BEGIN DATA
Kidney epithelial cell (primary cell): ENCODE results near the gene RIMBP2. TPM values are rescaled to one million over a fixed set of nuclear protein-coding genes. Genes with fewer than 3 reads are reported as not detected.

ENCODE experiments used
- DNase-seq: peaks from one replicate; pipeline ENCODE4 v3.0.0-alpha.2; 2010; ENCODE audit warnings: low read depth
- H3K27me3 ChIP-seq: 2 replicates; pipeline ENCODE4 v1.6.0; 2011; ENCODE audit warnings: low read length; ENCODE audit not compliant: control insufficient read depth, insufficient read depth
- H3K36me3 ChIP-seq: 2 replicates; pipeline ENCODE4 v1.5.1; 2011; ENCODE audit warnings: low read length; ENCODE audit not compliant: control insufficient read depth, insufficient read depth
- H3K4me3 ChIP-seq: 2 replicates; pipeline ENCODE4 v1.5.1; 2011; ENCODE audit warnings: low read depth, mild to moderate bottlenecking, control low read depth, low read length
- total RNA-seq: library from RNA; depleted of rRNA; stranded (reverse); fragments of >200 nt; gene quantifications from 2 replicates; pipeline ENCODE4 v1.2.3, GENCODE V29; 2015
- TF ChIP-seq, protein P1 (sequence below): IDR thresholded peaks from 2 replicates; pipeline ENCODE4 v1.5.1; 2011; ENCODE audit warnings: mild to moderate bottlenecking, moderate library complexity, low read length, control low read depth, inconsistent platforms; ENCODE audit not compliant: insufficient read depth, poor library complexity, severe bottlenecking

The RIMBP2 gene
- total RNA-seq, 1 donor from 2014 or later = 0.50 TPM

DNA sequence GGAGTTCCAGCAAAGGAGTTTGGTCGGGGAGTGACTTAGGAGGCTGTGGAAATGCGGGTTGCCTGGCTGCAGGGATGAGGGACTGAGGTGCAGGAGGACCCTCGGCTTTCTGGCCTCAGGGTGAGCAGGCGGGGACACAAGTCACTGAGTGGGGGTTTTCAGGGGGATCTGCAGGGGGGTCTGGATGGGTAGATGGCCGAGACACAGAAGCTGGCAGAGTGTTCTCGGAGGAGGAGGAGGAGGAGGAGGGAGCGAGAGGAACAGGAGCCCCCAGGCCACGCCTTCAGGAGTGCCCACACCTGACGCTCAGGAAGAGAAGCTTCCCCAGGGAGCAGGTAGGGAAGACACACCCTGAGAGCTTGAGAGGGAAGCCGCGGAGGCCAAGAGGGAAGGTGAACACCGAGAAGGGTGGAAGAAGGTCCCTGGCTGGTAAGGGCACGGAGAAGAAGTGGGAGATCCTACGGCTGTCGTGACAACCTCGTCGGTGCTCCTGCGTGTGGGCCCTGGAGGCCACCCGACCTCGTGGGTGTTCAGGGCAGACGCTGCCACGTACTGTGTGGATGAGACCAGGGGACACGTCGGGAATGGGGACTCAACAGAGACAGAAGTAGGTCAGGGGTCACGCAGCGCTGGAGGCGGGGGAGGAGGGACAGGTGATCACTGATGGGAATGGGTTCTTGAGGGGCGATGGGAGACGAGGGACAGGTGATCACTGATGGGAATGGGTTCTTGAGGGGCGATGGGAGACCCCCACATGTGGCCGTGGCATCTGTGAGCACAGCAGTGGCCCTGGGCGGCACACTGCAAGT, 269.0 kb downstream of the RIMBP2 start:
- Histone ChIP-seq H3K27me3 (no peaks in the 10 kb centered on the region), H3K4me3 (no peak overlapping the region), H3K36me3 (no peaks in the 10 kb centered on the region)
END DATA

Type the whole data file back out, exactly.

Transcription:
Kidney epithelial cell (primary cell): ENCODE results near the gene RIMBP2. TPM values are rescaled to one million over a fixed set of nuclear protein-coding genes. Genes with fewer than 3 reads are reported as not detected.

ENCODE experiments used
- DNase-seq: peaks from one replicate; pipeline ENCODE4 v3.0.0-alpha.2; 2010; ENCODE audit warnings: low read depth
- H3K27me3 ChIP-seq: 2 replicates; pipeline ENCODE4 v1.6.0; 2011; ENCODE audit warnings: low read length; ENCODE audit not compliant: control insufficient read depth, insufficient read depth
- H3K36me3 ChIP-seq: 2 replicates; pipeline ENCODE4 v1.5.1; 2011; ENCODE audit warnings: low read length; ENCODE audit not compliant: control insufficient read depth, insufficient read depth
- H3K4me3 ChIP-seq: 2 replicates; pipeline ENCODE4 v1.5.1; 2011; ENCODE audit warnings: low read depth, mild to moderate bottlenecking, control low read depth, low read length
- total RNA-seq: library from RNA; depleted of rRNA; stranded (reverse); fragments of >200 nt; gene quantifications from 2 replicates; pipeline ENCODE4 v1.2.3, GENCODE V29; 2015
- TF ChIP-seq, protein P1 (sequence below): IDR thresholded peaks from 2 replicates; pipeline ENCODE4 v1.5.1; 2011; ENCODE audit warnings: mild to moderate bottlenecking, moderate library complexity, low read length, control low read depth, inconsistent platforms; ENCODE audit not compliant: insufficient read depth, poor library complexity, severe bottlenecking

The RIMBP2 gene
- total RNA-seq, 1 donor from 2014 or later = 0.50 TPM

DNA sequence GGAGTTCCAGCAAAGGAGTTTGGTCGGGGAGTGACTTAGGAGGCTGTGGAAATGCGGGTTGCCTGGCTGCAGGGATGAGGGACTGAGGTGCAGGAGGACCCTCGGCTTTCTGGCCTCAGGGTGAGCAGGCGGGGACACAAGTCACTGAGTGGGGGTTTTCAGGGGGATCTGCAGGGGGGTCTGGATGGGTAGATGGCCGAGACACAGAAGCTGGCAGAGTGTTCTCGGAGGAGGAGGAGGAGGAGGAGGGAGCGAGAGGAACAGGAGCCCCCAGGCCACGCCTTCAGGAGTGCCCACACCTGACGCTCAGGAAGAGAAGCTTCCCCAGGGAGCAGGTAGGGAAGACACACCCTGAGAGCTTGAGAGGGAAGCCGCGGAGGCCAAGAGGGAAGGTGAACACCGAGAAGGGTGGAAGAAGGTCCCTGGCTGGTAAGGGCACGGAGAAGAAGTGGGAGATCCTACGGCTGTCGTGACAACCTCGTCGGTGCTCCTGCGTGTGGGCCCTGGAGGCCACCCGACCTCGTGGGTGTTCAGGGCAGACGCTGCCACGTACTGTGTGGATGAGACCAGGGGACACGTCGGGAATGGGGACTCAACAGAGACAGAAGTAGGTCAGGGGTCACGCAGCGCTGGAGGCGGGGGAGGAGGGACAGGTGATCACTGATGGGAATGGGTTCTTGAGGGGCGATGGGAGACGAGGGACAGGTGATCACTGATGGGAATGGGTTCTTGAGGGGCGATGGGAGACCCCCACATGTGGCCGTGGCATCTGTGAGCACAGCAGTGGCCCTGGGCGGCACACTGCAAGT, 269.0 kb downstream of the RIMBP2 start:
- Histone ChIP-seq H3K27me3 (no peaks in the 10 kb centered on the region), H3K4me3 (no peak overlapping the region), H3K36me3 (no peaks in the 10 kb centered on the region)